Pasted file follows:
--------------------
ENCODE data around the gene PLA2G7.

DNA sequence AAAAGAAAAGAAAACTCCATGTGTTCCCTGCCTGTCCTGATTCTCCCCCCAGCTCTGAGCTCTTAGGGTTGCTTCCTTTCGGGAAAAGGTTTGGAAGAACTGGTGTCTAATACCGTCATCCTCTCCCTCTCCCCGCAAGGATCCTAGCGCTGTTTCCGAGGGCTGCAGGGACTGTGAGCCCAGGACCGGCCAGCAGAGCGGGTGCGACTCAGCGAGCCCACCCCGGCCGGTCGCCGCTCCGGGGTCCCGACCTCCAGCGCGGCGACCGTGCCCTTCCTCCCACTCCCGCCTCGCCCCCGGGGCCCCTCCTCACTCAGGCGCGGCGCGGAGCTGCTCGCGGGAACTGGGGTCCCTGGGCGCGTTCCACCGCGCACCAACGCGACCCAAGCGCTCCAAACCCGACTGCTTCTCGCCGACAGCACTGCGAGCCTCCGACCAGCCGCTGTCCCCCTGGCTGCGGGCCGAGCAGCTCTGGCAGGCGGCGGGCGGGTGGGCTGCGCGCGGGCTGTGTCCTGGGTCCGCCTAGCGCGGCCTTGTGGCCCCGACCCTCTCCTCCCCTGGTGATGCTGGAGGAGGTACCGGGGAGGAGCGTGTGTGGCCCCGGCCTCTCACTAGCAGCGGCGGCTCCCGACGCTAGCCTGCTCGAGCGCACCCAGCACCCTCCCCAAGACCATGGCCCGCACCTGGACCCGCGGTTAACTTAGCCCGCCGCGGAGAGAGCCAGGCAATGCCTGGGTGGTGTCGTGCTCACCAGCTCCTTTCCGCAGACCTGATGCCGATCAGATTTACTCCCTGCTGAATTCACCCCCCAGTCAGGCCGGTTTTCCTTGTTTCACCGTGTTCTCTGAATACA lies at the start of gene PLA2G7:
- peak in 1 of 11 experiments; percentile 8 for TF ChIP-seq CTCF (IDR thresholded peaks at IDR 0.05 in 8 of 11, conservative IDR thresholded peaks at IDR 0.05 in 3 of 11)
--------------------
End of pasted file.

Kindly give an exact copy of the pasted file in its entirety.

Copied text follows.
ENCODE data around the gene PLA2G7.

DNA sequence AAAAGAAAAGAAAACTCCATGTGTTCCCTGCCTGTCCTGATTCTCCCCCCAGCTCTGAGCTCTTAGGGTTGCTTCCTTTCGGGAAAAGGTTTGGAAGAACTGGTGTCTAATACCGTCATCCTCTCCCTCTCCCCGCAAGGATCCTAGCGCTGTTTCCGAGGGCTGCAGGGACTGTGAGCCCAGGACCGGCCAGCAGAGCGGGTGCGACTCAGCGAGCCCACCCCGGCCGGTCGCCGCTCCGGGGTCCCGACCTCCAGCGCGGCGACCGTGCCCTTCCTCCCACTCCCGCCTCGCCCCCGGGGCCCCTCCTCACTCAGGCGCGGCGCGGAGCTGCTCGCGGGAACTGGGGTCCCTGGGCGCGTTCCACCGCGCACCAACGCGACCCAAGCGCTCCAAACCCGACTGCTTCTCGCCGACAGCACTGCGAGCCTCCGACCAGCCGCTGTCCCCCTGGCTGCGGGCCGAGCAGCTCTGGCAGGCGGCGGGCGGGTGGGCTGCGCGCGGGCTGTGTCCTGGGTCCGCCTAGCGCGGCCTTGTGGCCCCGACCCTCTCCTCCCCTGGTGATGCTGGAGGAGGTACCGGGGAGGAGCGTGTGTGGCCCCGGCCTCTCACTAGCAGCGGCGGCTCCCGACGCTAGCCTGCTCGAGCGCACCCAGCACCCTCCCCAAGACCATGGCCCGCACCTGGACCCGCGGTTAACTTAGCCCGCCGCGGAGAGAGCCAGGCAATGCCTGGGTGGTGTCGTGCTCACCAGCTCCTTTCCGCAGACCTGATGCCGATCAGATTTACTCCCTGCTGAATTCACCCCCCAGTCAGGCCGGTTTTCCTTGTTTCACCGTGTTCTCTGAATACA lies at the start of gene PLA2G7:
- peak in 1 of 11 experiments; percentile 8 for TF ChIP-seq CTCF (IDR thresholded peaks at IDR 0.05 in 8 of 11, conservative IDR thresholded peaks at IDR 0.05 in 3 of 11)